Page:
Before the AGS Script compiler is ran, an AGS Preprocessor runs, which will modify the script file before it's passed on for the compiler. Preprocessor has its own set of commands that are listed below. Note that all of them begin with # - that is their signature mark making them easy to spot.


#define <name>
#define <name> <value>

#define creates a "macro" with or without a "value". Whenever the defined name is encountered further in script, it will be replaced verbatim by the value that follows. It's somewhat similar to a variable, but has a constant value, has no type and no restrictions, and accepts literally anything: numbers, strings, and even script commands.

There are two common use of macro:

First, as a placeholder in your script which value could be easily changed. For example, if you put this somewhere in the beginning of a script:

#define TINT_COLOR 255, 0, 255

and then use this macro in some function calls like


the compiler will see this as

TintScreen(255, 0, 255);

Now you may experiment adjusting the macro's value in its declaration, without having to search for actual script commands every time. This may be very convenient if you have multiple experimental values in your game which you are not sure about yet, or one value which is used in many places.

Second common use of macro is a signal used in preprocessor tests, or enabling and disabling parts of script.
For example there's a good practice when a script module author would define their own macro in the module's header, which may be then used to test whether such module is included in game.

This is explained further in a paragraphs about #ifdef and #error keywords.

NOTE: There's a list of macro generated by AGS itself, see Constants for more information.

ifdef, ifndef, endif

#ifdef <macro>
// script
#ifndef <macro>
// script

#ifdef means "if defined", and it tests if macro of this name exists, and if it is, then the following part of script between #ifdef and #endif will be enabled. If such macro does not exist, then this part of script will be disabled and not compiled at all. It does not at all matter whether macro has a value and what it is.

#ifndef means "if not defined", and it does inverse test: script underneath will be enabled if there's no such macro, and enabled if there is.

ifver, ifnver

#ifver <editor-version>
// script
#ifnver <version>
// script

#ifver does AGS editor version test. If the version of AGS Editor you are building your game in is at least as high as this number, then the part of the script between #ifver and #endif will be enabled, if it's not then it will be disabled and not compiled at all.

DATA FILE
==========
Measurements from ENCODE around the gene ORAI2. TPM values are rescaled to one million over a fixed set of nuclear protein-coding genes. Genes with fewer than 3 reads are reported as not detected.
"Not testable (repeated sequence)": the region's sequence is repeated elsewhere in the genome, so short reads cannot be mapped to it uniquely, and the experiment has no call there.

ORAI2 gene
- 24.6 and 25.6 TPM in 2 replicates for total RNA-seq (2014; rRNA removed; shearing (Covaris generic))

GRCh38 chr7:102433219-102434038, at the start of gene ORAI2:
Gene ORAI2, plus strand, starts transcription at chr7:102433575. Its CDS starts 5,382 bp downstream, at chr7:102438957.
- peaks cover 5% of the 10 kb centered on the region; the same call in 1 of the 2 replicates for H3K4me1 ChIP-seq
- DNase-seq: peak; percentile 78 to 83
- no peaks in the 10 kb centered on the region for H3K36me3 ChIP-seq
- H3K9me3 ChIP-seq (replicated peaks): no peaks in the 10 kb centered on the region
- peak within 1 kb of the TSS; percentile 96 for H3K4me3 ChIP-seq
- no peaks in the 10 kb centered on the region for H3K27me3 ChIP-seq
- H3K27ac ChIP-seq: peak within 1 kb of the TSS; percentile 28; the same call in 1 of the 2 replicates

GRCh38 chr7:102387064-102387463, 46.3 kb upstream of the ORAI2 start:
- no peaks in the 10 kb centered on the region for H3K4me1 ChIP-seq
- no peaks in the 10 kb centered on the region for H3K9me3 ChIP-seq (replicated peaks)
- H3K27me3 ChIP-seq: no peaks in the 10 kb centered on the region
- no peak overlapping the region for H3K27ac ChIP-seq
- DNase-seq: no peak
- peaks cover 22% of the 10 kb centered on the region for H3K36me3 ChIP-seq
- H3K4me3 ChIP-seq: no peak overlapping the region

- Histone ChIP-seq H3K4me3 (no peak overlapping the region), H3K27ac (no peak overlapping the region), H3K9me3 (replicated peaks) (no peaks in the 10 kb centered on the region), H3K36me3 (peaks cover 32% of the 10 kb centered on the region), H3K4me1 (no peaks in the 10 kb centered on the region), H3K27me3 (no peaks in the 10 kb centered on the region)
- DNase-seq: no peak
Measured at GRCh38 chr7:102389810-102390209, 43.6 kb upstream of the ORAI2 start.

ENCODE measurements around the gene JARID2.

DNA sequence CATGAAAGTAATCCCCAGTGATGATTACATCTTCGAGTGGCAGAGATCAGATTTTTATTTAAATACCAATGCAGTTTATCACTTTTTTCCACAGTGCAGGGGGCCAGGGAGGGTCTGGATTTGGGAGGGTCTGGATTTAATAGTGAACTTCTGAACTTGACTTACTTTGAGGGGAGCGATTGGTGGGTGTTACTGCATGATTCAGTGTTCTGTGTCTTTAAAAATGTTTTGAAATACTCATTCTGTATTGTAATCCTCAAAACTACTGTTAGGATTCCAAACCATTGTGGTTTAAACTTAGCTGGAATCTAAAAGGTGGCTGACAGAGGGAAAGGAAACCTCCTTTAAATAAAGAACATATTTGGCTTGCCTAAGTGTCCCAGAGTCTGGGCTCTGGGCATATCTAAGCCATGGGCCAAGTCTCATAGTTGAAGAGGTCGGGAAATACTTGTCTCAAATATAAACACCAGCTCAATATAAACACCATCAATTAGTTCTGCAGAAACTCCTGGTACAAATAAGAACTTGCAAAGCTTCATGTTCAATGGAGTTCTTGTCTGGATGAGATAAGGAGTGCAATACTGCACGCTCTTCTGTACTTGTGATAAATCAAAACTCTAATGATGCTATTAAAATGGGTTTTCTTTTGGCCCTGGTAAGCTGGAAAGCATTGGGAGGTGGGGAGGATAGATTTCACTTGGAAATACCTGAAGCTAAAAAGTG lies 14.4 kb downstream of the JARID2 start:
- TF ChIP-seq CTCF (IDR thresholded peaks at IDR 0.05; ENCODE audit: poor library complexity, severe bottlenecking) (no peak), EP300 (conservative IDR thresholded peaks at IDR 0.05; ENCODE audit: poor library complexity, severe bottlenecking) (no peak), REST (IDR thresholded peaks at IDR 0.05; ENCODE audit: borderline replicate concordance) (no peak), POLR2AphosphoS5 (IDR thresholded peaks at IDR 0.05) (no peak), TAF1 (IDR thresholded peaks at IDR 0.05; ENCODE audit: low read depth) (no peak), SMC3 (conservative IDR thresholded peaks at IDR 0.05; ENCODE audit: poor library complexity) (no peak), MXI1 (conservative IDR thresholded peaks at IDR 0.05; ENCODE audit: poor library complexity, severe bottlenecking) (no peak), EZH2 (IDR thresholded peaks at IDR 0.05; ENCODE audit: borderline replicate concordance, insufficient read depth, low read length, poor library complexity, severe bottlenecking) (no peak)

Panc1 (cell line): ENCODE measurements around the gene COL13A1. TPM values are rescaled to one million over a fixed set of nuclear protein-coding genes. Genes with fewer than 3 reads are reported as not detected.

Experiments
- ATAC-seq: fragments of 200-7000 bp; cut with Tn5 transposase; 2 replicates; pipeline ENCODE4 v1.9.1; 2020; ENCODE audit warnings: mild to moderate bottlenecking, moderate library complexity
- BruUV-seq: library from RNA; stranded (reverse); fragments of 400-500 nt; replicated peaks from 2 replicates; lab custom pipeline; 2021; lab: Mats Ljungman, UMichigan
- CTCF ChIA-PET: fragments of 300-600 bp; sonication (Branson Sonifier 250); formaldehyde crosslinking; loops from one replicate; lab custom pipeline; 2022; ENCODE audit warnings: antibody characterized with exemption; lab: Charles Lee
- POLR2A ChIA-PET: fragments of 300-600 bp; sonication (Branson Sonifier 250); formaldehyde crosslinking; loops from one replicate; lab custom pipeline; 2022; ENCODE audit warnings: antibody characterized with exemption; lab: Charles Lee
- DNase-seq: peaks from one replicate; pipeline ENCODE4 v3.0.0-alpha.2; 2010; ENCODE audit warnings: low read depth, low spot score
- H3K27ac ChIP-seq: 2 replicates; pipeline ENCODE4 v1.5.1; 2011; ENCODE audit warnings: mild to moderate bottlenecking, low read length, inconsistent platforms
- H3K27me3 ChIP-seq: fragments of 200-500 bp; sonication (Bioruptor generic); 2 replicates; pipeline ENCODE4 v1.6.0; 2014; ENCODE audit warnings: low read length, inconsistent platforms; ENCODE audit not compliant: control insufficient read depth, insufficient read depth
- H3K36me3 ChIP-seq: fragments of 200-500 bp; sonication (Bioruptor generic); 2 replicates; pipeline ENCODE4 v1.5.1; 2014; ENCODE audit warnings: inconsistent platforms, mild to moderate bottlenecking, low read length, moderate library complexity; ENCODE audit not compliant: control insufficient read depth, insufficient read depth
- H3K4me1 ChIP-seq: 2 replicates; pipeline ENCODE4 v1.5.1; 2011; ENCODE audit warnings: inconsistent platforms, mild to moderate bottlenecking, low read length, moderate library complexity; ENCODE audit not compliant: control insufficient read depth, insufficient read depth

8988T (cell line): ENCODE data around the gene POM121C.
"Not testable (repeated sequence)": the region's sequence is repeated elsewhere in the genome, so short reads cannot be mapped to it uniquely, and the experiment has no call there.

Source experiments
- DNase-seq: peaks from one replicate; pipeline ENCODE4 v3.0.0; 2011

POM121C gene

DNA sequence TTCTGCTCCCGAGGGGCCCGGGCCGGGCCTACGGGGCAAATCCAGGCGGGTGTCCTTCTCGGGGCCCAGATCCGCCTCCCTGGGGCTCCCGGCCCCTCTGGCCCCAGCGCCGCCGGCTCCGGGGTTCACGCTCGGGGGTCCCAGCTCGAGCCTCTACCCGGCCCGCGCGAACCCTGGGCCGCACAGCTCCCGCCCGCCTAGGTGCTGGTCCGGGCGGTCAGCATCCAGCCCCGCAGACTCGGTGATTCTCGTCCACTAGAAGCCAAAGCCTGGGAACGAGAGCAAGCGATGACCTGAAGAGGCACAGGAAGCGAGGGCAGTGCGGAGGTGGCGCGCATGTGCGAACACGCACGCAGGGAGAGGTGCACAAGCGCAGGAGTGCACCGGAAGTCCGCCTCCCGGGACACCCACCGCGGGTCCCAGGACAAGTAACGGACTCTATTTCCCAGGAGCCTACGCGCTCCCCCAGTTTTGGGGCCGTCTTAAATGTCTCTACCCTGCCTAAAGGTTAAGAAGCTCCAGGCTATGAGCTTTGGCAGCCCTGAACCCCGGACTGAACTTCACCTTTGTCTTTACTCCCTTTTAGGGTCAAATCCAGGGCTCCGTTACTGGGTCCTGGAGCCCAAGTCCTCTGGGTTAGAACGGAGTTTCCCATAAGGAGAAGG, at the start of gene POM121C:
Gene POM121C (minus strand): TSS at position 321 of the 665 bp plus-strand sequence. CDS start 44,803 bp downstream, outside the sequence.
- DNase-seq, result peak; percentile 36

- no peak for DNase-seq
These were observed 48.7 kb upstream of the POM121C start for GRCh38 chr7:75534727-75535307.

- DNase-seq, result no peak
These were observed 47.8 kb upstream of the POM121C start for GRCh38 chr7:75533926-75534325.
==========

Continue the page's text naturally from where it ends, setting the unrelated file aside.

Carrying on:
#ifnver does the opposite test: it enables the script if the version of AGS Editor is below the given number.

For example:

#ifver 3.5.0
Display("This script was compiled in AGS 3.5.0 or higher");

This keyword was introduced primarily to let script module authors to be able to keep different variants of code supported by older and newer versions of AGS. For example, if you were writing a script module, you may need to check which version of AGS the user of your module is using, for example:

#ifver 2.72
// do stuff for 2.72 and above
#ifnver 2.72
// do stuff for 2.71 and below

NOTE: This ability was only added in 2.72, so you cannot use the #ifver checks if you want your module to work with earlier versions than this.

IMPORTANT: In practice this keyword is now succeeded by SCRIPT_API_ and SCRIPT_COMPAT_ macros. Because newer versions of AGS Editor may be supporting several versions of Script API, it's recommended to test for these macros using #ifdef instead.


#error <message>

This command throws a user-defined compilation error if met in an enabled part of script. It's mainly used to detect missing requirements for a script to work.

Suppose you are writing a script module A which depends on another script module B. You let users know that in case they forgot to include module B, so that they get a comprehensible message instead of cryptic "undefined function" and similar errors. Thankfully module B has this macro declared in its header:


Then you could do this in your module's script:

#error This script requires "Awesome Module", please include it in the game

region, endregion

  // some code

You can wrap a code between lines containing #region and #endregion to create a section used for code folding. In the AGS Editor you can use this to hide sections of your code you don't need to see by using the + button at the left side of the script editor. This is a purely cosmetic feature and has no effect on your script. Hidden script will still compile as usual.

Deprecated commands


These preprocessor commands are long deprecated. They may be met if you import an old script or game project, but they do nothing now and may be safely ignored or deleted.